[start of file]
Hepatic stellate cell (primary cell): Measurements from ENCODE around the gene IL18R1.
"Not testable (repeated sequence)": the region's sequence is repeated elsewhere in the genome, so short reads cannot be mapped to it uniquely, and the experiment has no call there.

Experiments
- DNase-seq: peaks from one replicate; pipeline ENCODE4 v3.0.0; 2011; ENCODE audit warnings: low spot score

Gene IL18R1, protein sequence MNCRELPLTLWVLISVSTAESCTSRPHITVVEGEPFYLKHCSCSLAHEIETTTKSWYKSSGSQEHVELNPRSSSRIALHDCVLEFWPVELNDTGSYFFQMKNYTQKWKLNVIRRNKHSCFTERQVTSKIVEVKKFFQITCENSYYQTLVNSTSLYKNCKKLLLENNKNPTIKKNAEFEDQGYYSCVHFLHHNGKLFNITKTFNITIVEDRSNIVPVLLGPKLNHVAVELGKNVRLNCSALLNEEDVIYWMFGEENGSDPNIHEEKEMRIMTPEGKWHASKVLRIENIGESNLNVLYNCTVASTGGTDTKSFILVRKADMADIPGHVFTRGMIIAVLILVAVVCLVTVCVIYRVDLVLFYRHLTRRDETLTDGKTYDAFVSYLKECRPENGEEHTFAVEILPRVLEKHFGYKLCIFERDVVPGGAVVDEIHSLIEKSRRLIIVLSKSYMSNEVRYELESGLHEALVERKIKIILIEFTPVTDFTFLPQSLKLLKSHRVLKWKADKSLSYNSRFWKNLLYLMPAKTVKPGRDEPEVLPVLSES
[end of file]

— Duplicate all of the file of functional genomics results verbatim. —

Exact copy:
Hepatic stellate cell (primary cell): Measurements from ENCODE around the gene IL18R1.
"Not testable (repeated sequence)": the region's sequence is repeated elsewhere in the genome, so short reads cannot be mapped to it uniquely, and the experiment has no call there.

Experiments
- DNase-seq: peaks from one replicate; pipeline ENCODE4 v3.0.0; 2011; ENCODE audit warnings: low spot score

Gene IL18R1, protein sequence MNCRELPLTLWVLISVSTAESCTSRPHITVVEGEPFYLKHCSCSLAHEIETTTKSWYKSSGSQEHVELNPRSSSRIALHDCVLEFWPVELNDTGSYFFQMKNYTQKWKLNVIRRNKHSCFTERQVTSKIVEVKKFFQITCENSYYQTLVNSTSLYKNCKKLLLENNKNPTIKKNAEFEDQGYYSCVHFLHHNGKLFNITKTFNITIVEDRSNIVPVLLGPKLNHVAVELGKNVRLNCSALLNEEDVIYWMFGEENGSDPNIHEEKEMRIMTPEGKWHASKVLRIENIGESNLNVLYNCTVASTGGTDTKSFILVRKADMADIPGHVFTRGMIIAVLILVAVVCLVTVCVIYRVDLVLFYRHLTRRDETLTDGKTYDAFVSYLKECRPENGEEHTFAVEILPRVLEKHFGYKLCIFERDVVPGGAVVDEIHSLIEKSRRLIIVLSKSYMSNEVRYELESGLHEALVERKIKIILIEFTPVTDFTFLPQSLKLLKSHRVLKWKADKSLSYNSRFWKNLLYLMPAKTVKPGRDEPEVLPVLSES